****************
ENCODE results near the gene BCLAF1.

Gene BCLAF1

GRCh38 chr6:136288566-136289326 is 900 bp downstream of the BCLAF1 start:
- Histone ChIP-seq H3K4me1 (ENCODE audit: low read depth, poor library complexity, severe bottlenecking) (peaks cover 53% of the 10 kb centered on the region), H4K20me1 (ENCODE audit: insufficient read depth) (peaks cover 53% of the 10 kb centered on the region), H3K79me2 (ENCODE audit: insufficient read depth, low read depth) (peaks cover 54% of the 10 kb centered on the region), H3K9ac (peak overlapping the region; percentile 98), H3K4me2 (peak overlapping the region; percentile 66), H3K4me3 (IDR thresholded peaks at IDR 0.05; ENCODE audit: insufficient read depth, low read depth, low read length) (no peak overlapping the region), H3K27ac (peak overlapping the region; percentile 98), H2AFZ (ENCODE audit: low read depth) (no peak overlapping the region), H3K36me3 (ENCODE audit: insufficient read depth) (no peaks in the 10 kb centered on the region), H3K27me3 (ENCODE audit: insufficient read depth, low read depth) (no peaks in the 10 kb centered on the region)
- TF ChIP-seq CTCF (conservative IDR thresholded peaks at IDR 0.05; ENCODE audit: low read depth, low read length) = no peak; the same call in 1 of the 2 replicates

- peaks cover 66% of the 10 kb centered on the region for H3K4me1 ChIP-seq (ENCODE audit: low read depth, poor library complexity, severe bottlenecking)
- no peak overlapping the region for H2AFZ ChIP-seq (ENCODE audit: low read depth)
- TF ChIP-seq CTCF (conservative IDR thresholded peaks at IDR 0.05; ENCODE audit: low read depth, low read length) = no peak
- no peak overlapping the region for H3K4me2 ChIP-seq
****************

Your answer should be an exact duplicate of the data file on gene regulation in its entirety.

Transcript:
ENCODE results near the gene BCLAF1.

Gene BCLAF1

GRCh38 chr6:136288566-136289326 is 900 bp downstream of the BCLAF1 start:
- Histone ChIP-seq H3K4me1 (ENCODE audit: low read depth, poor library complexity, severe bottlenecking) (peaks cover 53% of the 10 kb centered on the region), H4K20me1 (ENCODE audit: insufficient read depth) (peaks cover 53% of the 10 kb centered on the region), H3K79me2 (ENCODE audit: insufficient read depth, low read depth) (peaks cover 54% of the 10 kb centered on the region), H3K9ac (peak overlapping the region; percentile 98), H3K4me2 (peak overlapping the region; percentile 66), H3K4me3 (IDR thresholded peaks at IDR 0.05; ENCODE audit: insufficient read depth, low read depth, low read length) (no peak overlapping the region), H3K27ac (peak overlapping the region; percentile 98), H2AFZ (ENCODE audit: low read depth) (no peak overlapping the region), H3K36me3 (ENCODE audit: insufficient read depth) (no peaks in the 10 kb centered on the region), H3K27me3 (ENCODE audit: insufficient read depth, low read depth) (no peaks in the 10 kb centered on the region)
- TF ChIP-seq CTCF (conservative IDR thresholded peaks at IDR 0.05; ENCODE audit: low read depth, low read length) = no peak; the same call in 1 of the 2 replicates

- peaks cover 66% of the 10 kb centered on the region for H3K4me1 ChIP-seq (ENCODE audit: low read depth, poor library complexity, severe bottlenecking)
- no peak overlapping the region for H2AFZ ChIP-seq (ENCODE audit: low read depth)
- TF ChIP-seq CTCF (conservative IDR thresholded peaks at IDR 0.05; ENCODE audit: low read depth, low read length) = no peak
- no peak overlapping the region for H3K4me2 ChIP-seq